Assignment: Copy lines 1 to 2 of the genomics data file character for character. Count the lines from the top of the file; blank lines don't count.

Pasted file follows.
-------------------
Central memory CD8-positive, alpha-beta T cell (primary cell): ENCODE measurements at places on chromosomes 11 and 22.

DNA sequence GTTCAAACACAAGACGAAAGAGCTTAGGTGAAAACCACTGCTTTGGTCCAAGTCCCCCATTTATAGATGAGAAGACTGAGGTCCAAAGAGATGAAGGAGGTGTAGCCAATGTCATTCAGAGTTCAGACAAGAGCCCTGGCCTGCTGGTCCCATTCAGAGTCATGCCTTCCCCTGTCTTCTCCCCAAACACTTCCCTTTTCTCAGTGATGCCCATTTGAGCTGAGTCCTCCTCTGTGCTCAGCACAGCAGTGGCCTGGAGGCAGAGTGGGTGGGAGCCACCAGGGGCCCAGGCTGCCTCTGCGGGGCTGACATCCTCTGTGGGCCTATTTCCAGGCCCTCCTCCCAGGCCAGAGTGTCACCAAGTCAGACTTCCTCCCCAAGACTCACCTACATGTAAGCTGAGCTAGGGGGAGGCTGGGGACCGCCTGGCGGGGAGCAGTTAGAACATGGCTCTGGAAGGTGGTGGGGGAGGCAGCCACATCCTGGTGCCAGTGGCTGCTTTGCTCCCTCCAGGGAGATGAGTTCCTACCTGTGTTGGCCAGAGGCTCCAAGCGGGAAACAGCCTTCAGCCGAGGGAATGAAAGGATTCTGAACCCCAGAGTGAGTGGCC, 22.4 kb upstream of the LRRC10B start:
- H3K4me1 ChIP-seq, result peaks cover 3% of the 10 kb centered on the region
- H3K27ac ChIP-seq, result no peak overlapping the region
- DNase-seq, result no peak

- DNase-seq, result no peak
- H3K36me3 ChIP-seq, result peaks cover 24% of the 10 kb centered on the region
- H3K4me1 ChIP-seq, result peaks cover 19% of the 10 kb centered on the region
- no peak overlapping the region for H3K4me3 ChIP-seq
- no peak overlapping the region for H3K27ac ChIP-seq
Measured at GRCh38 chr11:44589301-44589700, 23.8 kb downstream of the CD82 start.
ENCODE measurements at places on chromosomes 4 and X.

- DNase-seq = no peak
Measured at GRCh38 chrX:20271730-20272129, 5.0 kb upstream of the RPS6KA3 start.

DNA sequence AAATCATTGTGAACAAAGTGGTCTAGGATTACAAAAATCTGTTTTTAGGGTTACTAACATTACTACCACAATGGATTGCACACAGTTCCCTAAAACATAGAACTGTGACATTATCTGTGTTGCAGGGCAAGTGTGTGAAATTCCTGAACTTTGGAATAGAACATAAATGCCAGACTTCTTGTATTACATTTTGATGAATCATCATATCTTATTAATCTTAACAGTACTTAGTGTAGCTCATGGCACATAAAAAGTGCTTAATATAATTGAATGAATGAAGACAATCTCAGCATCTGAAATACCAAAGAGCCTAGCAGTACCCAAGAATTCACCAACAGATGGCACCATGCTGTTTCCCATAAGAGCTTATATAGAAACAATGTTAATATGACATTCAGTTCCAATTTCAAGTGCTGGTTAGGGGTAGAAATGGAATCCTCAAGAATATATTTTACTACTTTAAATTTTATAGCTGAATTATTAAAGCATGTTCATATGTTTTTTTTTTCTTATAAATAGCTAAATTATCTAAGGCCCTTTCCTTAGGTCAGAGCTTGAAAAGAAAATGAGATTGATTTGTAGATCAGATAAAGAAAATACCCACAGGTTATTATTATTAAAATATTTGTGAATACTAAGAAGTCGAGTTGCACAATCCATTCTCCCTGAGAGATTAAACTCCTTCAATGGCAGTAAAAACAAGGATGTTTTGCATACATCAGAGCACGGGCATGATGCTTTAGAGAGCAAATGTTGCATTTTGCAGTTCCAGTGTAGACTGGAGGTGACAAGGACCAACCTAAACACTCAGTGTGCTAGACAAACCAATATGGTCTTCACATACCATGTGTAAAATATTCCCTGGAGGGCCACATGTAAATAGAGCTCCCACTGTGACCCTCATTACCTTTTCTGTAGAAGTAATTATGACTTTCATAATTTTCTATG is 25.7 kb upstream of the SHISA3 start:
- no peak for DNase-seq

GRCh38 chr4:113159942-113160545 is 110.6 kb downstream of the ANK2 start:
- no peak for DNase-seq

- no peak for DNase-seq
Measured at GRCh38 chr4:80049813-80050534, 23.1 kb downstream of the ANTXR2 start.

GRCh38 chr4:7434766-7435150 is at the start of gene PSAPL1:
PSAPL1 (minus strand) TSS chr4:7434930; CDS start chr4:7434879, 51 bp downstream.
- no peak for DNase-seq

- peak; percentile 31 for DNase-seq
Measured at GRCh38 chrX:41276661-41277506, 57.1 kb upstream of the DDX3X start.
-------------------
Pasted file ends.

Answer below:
Central memory CD8-positive, alpha-beta T cell (primary cell): ENCODE measurements at places on chromosomes 11 and 22.

DNA sequence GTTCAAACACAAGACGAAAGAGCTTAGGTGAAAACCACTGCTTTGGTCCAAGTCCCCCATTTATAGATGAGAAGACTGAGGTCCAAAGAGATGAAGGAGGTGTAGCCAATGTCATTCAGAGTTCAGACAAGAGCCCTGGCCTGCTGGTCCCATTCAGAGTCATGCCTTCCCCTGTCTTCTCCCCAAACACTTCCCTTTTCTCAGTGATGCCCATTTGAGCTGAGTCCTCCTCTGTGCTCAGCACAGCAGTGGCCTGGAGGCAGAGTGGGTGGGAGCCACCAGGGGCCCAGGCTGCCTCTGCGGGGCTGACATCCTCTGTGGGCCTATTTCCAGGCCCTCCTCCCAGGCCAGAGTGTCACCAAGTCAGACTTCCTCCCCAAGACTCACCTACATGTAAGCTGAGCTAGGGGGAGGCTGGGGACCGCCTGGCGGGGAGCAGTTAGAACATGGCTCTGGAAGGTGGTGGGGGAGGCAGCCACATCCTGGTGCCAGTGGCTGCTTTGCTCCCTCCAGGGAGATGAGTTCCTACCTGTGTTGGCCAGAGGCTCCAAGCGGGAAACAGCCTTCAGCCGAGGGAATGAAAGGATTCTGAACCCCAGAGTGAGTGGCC, 22.4 kb upstream of the LRRC10B start: